Hainds: Rattlesnake bites becoming more common

Published 12:04 am Friday, June 8, 2012

Wednesday’s snakebite in Florala marks the second of its kind in a little more than a week.

A 4-year-old Opp girl was bitten last Monday while playing outside with her brother.

Mark Hainds, a research coordinator with the Longleaf Alliance, said snakebite instances are becoming more and more common. Fifteen years ago, he was bitten by a timber rattlesnake that he’d mistakenly identified as a rat snake.

“That’s a perfect example of how most bites happen, and the majority of those are on the hand and wrists of those who shouldn’t have been messing with a snake to begin with,” Hainds said. He said three of the six fulltime employees at the Solon Dixon Forestry Center have been bitten by venomous snakes – his bite by a rattlesnake and two others from copperhead moccasins.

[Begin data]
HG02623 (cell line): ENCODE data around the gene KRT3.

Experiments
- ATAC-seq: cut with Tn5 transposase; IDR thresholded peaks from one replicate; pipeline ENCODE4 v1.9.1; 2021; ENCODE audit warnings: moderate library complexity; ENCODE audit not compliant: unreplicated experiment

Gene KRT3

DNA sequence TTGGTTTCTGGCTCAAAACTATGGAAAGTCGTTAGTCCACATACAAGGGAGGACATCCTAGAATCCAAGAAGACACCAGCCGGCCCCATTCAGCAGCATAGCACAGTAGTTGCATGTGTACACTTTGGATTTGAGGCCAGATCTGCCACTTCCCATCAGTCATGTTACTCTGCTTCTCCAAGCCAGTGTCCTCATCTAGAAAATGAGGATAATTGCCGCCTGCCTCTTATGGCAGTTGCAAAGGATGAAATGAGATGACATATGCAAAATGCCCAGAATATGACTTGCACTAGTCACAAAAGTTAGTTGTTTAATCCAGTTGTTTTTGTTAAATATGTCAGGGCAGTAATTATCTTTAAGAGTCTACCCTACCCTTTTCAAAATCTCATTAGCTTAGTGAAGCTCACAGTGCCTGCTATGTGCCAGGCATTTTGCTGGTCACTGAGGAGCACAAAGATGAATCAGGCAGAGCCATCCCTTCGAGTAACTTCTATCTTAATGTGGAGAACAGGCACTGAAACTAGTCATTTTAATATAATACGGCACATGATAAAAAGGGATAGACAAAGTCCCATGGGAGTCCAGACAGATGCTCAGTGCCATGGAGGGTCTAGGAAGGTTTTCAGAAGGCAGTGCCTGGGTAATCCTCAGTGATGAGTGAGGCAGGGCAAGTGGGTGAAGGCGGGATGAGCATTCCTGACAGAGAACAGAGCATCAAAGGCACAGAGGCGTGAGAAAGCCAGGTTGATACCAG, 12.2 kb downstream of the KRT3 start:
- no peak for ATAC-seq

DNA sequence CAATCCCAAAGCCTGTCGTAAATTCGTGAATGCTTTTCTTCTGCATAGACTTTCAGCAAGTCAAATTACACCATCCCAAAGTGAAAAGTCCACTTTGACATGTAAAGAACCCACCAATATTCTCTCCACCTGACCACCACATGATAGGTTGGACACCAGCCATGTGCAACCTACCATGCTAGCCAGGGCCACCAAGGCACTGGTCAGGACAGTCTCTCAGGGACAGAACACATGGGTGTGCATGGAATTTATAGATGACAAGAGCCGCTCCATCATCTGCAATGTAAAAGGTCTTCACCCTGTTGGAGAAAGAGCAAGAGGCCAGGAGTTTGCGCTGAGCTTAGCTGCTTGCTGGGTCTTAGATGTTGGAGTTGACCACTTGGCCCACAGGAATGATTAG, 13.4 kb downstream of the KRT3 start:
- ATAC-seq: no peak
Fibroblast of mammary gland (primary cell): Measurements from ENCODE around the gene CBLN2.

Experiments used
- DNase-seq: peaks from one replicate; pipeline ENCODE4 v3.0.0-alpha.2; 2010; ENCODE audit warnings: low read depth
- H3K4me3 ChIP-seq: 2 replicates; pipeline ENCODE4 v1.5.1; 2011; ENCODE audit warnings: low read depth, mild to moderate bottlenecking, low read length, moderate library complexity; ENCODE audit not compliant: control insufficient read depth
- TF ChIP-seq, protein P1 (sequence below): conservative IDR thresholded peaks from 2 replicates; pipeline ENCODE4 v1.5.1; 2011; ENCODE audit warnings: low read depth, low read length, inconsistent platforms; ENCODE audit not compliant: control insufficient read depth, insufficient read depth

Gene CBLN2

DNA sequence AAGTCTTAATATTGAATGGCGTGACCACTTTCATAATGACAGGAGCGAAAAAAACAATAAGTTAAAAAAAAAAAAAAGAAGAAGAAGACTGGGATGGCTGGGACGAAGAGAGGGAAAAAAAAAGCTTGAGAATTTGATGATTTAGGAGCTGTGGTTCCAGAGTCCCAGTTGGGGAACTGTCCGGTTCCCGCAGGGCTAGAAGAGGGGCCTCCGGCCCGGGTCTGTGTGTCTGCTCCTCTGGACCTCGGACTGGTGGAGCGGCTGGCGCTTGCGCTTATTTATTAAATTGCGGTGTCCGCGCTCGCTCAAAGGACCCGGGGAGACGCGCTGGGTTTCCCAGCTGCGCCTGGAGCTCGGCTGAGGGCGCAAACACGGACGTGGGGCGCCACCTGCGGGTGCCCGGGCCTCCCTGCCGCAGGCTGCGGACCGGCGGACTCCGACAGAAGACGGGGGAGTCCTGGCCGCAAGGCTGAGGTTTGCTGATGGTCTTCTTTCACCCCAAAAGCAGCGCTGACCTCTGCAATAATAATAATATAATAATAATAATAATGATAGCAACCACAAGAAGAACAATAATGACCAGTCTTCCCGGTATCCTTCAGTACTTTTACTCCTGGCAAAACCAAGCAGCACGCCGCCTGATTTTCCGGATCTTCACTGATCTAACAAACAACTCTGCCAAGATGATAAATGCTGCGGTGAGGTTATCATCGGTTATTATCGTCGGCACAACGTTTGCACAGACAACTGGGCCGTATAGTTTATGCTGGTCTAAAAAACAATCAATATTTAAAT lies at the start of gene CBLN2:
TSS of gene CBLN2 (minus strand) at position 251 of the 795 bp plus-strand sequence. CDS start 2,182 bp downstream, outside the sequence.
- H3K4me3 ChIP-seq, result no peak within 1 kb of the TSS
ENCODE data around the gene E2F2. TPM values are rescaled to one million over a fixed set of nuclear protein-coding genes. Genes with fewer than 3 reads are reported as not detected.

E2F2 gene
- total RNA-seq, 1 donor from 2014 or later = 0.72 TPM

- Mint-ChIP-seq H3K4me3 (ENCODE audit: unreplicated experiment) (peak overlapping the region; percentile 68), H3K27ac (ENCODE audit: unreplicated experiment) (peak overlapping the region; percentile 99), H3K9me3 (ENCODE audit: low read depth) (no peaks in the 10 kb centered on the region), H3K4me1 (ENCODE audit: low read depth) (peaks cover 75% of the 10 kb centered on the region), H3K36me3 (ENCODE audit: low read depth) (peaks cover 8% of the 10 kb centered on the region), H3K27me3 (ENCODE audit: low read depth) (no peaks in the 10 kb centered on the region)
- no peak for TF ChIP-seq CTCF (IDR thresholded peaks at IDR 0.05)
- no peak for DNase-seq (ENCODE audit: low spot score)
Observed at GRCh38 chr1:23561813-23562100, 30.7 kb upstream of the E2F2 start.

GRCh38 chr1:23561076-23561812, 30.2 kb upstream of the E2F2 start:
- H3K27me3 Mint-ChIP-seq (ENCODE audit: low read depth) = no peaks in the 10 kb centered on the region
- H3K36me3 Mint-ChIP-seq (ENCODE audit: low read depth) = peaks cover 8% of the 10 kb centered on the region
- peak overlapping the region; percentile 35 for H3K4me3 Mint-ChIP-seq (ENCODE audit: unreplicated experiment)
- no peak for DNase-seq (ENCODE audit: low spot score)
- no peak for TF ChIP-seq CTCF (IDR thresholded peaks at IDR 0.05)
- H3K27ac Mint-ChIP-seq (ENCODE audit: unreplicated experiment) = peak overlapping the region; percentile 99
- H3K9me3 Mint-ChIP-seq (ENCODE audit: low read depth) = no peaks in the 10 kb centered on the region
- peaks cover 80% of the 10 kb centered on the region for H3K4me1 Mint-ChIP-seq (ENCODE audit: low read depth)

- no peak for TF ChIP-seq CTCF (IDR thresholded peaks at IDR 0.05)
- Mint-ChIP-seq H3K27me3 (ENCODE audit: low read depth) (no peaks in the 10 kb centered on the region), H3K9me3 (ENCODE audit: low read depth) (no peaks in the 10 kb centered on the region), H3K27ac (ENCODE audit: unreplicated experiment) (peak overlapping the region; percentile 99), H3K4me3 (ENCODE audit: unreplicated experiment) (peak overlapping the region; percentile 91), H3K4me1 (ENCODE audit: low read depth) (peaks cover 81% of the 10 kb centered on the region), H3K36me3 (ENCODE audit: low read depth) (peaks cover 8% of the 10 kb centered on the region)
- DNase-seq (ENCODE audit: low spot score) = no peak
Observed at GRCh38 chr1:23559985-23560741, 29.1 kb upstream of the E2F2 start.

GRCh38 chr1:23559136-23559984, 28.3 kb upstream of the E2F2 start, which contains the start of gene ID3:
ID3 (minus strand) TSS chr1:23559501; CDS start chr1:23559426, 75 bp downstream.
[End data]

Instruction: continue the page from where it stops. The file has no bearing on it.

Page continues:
“(Copperheads) are the most common snake bite – one because of their numbers and two, because they have the worst attitude,” he said.

“The best advice that we can give is be careful where you put your hands,” he said. “Especially when putting them underneath things like logs, debris and tin. But getting bit walking across the yard, or playing – I hate to hear that. I’d say it’s uncommon, but it seems to happen a lot here.”

Hainds said those outside should be vigilant.

“Keep your eyes open,” he said. “Snakes are definitely moving. They are very active this time of year. Snake surveys show we have more snakes in the woods than ever. People should be careful.”